BreakfastMan:

DioWallachia:

BreakfastMan:

*cough, cough* Aliens *cough, cough* good example of how the theme of motherhood can work and not be sexist in an action sci-fi context *cough, cough*

....

That is it?

This is one of the things that are so simple that you cant believe that is the correct answer. Also cant believe why we didnt see that more often, then again people was too weirded out with Alien Resurrection and the alien-baby-thingy.

But here is the thing..........that doesnt seem exclusive to a woman. Lets pretend that Ripley is a man now and does exactly the same in the movie, what would change? because, again, if the thing that is HOLDING BACK the writers in making proper women is just that......and that is just so dammed simple that even a man can do it (that sounded sexist) then what was so special about motherhood again?

The same thing that is special about fatherhood, maybe? Feeling this love for a child and wanting to take care of it? I mean, that seems pretty special to me. :P

Yeah, that is my point. If after all this time is just the same as fatherhood then WHY is the excuse of "i cant write women because motherhood is beyond me" still alive? that is why i concluded that maybe is the pregnancy stage where people think mostly as "motherhood". That and the issue of abortion or destroying a life that is not technically sentient.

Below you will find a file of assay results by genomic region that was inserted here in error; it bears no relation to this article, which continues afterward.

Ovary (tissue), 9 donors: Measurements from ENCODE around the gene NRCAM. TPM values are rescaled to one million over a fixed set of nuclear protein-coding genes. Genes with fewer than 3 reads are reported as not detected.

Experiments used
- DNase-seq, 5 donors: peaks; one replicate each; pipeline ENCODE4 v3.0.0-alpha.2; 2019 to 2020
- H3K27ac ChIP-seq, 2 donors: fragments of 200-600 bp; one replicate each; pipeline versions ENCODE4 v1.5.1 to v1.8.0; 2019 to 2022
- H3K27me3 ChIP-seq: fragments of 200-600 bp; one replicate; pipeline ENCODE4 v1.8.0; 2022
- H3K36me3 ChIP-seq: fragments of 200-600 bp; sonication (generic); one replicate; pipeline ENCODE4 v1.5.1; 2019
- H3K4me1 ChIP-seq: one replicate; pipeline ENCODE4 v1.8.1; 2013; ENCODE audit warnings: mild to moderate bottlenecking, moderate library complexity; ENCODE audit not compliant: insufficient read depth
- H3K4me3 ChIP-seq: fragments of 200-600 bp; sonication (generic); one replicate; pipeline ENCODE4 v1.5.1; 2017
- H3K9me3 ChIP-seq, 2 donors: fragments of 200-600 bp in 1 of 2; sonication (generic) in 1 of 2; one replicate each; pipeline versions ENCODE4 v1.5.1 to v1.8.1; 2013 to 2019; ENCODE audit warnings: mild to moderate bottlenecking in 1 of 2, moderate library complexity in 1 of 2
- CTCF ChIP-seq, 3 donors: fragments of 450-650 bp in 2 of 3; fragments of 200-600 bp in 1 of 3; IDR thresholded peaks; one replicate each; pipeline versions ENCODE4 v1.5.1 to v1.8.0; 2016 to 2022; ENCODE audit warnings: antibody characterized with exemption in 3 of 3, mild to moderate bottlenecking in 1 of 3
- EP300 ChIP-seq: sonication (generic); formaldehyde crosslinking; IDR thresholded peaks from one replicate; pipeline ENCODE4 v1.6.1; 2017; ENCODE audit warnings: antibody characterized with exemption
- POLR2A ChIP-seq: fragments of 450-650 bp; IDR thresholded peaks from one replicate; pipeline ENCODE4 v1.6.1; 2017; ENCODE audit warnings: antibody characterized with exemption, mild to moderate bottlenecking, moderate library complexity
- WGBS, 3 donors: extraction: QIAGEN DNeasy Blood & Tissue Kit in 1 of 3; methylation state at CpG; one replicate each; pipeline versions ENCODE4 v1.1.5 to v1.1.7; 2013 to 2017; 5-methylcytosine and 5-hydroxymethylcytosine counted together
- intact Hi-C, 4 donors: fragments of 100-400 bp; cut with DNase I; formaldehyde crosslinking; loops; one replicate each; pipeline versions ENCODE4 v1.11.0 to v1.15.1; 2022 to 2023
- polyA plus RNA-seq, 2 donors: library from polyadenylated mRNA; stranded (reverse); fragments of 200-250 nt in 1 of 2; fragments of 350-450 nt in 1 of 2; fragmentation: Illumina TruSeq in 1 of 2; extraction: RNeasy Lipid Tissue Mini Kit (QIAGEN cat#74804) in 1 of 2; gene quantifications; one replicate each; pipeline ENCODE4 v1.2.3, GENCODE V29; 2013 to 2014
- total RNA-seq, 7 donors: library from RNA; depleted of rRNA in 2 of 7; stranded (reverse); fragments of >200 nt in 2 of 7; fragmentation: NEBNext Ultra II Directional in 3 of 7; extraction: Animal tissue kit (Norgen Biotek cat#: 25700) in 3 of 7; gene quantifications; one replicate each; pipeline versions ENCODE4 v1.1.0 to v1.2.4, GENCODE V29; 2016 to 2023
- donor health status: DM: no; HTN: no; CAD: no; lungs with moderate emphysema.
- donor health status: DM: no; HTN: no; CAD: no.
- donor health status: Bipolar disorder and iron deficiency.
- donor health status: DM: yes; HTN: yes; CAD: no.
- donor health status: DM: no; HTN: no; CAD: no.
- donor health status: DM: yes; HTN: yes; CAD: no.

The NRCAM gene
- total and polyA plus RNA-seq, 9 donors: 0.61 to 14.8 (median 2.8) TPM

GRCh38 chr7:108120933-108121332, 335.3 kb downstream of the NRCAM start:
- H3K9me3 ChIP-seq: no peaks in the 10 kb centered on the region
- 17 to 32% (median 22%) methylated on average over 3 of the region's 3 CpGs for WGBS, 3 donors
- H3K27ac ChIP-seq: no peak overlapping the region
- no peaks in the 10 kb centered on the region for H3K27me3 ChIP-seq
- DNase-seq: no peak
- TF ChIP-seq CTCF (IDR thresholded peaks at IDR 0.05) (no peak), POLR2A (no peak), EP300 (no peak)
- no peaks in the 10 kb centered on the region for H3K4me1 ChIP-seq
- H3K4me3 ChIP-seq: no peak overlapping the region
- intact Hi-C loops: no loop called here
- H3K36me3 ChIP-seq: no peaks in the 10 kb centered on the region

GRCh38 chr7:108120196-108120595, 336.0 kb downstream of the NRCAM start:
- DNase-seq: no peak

DioWallachia:

BreakfastMan:

DioWallachia:

....

That is it?

This is one of the things that are so simple that you cant believe that is the correct answer. Also cant believe why we didnt see that more often, then again people was too weirded out with Alien Resurrection and the alien-baby-thingy.

But here is the thing..........that doesnt seem exclusive to a woman. Lets pretend that Ripley is a man now and does exactly the same in the movie, what would change? because, again, if the thing that is HOLDING BACK the writers in making proper women is just that......and that is just so dammed simple that even a man can do it (that sounded sexist) then what was so special about motherhood again?

The same thing that is special about fatherhood, maybe? Feeling this love for a child and wanting to take care of it? I mean, that seems pretty special to me. :P

Yeah, that is my point. If after all this time is just the same as fatherhood then WHY is the excuse of "i cant write women because motherhood is beyond me" still alive? that is why i concluded that maybe is the pregnancy stage where people think mostly as "motherhood". That and the issue of abortion or destroying a life that is not technically sentient.

Well, A: I have never heard that excuse before now, and B: people can be really stupid, you expect writers to be any different?

Kekkonen1:
The Xenosaga-games are quite unique in that they have a female lead (Shion) that is not sexualized at all, but is a strong smart scientist.

But then again, just like with male protagonists, what characters will be liked is very individual. Some guys may love playing as over-the-top Kratos while others prefer androgynic Cloud, and in the same way some girls might love the over-the-top Bayonetta while others prefer the more subdued intellectual Shion.

vhailorx:

Basically rather than lumping ME in with other games that had female protagonists but were 'bad for unrelated reasons' the article should/could have emphasized just how few games there are like ME that have basically done exactly what shamus is calling out: had a female lead that wasn't an object of titillation for male players. I don't think it's coincidence that ME is the only 1st person game of the 5 he explicitly calls out in the article (ME, Wet, VA, Bayonetta and Lollipop Chainsaw).